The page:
Were I a scientist, I would want to be doing work like this. Reading in the Brain: The Science and Evolution of a Human Invention by Stanislas Dehaene is one of the more noteworthy books about the neuroscience of reading to come out in the last few years.
Alison Gopnik’s review of Reading in the Brain: The Science and Evolution of a Human Invention goes into some detail about competing theories of brain structures, and the process of how we decode shapes to letters and in turn groups of letters into words, into meaning –
“Dehaene also makes an argument that goes beyond reading, an argument about human nature itself. In “Reading in the Brain,” he adopts the rhetoric of innateness, a complex of ideas developed by Noam Chomsky 50 years ago and popularized by evolutionary psychologists like Steven Pinker. He argues that reading is highly constrained by fixed, innate brain structures with only a little flexibility, just enough to allow this unprecedented skill to emerge at all.
But there are two very different kinds of innateness. Chomsky proposed that we are born with specific, genetically determined neural and cognitive structures, structures that go far beyond a few general learning mechanisms. This kind of innateness has become the established wisdom in cognitive science. The brain is not a blank slate.
… In the past few years, computer scientists have developed new machine learning techniques that allow computers to make genuinely new discoveries, and cognitive scientists have begun to discover that even young children’s minds learn in much the same way. At the same time, neuroscientists have discovered that the brain is much more plastic — more influenced by experience — than we used to think. The brain is highly structured, but it is also extremely flexible. It’s not a blank slate, but it isn’t written in stone either.”
For a better sense of what all of this means, you can visit this website which helpfully has all of the images and diagrams that appear in the book.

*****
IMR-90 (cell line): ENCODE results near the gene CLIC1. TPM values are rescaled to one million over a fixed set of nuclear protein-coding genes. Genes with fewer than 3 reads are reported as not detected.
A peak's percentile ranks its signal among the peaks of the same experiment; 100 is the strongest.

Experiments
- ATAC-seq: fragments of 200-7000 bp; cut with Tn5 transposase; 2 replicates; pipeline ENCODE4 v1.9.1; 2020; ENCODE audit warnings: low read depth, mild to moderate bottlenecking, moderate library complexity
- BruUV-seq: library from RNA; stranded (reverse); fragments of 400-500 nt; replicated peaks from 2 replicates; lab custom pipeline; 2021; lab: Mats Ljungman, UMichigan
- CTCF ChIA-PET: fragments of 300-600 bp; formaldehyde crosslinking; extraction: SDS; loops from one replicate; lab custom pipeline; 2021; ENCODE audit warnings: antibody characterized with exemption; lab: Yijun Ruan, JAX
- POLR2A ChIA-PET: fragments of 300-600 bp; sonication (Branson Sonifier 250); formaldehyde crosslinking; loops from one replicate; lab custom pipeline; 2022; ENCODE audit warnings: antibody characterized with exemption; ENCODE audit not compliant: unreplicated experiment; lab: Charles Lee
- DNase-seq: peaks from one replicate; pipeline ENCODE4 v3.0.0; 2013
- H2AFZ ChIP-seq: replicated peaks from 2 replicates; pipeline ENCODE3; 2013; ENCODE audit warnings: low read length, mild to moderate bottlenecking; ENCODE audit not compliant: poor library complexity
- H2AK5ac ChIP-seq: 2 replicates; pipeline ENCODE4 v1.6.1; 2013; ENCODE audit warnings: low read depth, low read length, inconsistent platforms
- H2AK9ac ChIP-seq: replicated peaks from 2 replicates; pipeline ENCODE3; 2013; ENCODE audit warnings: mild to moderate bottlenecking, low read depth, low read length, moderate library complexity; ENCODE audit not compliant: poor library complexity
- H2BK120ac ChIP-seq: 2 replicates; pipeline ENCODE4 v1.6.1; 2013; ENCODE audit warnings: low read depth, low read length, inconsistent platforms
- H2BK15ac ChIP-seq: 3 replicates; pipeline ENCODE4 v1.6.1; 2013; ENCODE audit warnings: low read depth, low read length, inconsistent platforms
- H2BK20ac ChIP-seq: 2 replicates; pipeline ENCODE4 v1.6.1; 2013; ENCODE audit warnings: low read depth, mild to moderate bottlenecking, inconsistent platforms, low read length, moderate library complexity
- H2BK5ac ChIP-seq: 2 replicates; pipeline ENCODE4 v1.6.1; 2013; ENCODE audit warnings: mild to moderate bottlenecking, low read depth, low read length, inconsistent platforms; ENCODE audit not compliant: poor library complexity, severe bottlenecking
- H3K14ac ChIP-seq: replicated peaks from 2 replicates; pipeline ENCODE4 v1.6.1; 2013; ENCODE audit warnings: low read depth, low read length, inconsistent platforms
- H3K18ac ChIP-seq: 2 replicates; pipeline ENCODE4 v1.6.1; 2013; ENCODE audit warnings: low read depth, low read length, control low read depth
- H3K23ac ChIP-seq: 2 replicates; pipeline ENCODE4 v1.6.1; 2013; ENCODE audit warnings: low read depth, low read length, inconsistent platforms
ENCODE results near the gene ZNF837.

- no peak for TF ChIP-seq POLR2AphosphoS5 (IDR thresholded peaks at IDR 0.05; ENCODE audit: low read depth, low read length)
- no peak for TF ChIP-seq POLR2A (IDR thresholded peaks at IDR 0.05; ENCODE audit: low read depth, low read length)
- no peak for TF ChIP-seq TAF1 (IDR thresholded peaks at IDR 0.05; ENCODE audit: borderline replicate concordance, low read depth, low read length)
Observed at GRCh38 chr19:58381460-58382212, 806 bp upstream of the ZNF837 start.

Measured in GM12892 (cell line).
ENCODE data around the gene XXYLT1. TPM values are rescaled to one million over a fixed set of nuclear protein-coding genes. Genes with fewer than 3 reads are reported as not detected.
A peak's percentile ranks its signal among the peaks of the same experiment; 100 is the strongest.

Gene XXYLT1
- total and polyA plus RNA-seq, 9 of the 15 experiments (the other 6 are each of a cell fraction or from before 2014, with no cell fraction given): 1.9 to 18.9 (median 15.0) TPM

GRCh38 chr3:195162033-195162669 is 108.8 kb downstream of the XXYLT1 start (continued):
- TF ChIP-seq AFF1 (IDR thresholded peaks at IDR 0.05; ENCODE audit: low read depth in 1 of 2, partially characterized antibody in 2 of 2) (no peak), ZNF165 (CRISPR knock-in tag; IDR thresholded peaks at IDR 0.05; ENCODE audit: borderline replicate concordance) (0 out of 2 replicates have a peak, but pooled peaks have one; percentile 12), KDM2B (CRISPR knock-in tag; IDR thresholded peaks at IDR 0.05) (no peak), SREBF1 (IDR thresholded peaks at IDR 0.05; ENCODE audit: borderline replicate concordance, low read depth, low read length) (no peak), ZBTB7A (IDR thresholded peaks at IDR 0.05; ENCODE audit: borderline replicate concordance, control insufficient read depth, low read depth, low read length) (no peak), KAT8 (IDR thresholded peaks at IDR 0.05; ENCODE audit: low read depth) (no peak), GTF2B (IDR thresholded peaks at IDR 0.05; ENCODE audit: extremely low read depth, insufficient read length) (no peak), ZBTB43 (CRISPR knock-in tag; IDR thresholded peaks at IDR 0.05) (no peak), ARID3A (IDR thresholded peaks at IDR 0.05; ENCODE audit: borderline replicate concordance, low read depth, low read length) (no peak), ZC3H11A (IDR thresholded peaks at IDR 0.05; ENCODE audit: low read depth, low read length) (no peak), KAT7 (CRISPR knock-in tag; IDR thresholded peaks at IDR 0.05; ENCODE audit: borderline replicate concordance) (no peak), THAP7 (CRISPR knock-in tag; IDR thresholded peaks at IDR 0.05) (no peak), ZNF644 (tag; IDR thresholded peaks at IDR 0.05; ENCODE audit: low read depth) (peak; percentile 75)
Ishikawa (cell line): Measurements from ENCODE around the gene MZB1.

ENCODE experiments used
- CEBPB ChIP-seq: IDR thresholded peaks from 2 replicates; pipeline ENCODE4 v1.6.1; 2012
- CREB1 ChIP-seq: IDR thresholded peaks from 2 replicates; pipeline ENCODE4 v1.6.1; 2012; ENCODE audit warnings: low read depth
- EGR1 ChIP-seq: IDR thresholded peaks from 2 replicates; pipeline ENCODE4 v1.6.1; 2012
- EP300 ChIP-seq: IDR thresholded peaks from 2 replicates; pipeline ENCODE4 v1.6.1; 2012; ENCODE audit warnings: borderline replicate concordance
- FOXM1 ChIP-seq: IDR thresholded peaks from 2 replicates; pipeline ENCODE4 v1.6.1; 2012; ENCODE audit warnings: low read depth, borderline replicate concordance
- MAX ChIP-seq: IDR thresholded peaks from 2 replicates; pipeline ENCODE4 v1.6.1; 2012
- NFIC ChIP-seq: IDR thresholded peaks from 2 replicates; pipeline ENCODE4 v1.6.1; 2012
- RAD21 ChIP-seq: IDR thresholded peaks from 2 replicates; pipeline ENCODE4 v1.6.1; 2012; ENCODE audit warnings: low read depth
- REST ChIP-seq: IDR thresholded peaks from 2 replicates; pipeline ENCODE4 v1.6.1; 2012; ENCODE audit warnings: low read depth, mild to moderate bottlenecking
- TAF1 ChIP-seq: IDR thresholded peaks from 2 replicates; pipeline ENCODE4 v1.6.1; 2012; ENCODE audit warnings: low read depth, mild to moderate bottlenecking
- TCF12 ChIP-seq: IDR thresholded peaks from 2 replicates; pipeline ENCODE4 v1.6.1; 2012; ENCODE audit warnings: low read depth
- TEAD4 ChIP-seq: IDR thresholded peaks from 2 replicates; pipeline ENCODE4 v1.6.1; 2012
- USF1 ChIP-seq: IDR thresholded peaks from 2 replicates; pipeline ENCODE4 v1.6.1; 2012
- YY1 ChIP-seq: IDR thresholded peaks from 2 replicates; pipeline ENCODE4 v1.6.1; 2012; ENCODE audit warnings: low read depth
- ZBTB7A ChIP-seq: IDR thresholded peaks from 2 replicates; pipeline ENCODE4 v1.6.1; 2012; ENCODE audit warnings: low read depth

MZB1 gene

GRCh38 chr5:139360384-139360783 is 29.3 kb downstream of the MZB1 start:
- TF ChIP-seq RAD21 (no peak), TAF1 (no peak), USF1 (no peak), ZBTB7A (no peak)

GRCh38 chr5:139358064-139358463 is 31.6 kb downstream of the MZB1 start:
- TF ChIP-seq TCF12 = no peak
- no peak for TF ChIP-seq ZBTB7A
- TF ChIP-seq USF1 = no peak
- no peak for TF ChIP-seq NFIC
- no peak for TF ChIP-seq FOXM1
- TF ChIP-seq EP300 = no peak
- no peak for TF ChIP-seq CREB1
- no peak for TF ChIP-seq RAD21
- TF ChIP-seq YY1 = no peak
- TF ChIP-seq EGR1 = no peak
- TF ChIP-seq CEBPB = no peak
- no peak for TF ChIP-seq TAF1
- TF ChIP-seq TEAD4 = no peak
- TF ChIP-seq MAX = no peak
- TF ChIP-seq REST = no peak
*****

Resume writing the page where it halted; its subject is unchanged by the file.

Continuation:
The Wall Street Journal: “Book Review: ‘Reading in the Brain‘” also shares some of Dehaene’s insights on the process of reading in our brains. From an anthropological perspective, the shared qualities of alphabet structures is quite a topic to consider in how our brains may have evolved the reading process:
“Mr. Dehaene notes that, despite our sense that we are seeing all the text on a page as we read it, we are only really taking in about 12 letters at a time: the word we are focused on and a few of the letters next to it. Clever experiments revealed that, while the eyes are jumping from word to word, every other part of the text can be changed to nonsense and the reader won’t even notice. Mr. Dehaene also describes research on the similarities among the world’s alphabets and shows how writing systems themselves evolved to become easier to read—by converging on a small set of marks that are combined and recombined to make syllables and words. Across languages, the simpler the mark, the more often it is used. (T and L are more common than K and Y.) The marks are invariably presented with high contrast and pack a large amount of information into a small space.”
Scientific American has an excellent interview with Stanislas Dehaene (“Your Brain on Books“) which is worth a quick read (example: “Essentially, the brain did not evolve for culture, but culture evolved to be learnable by the brain”).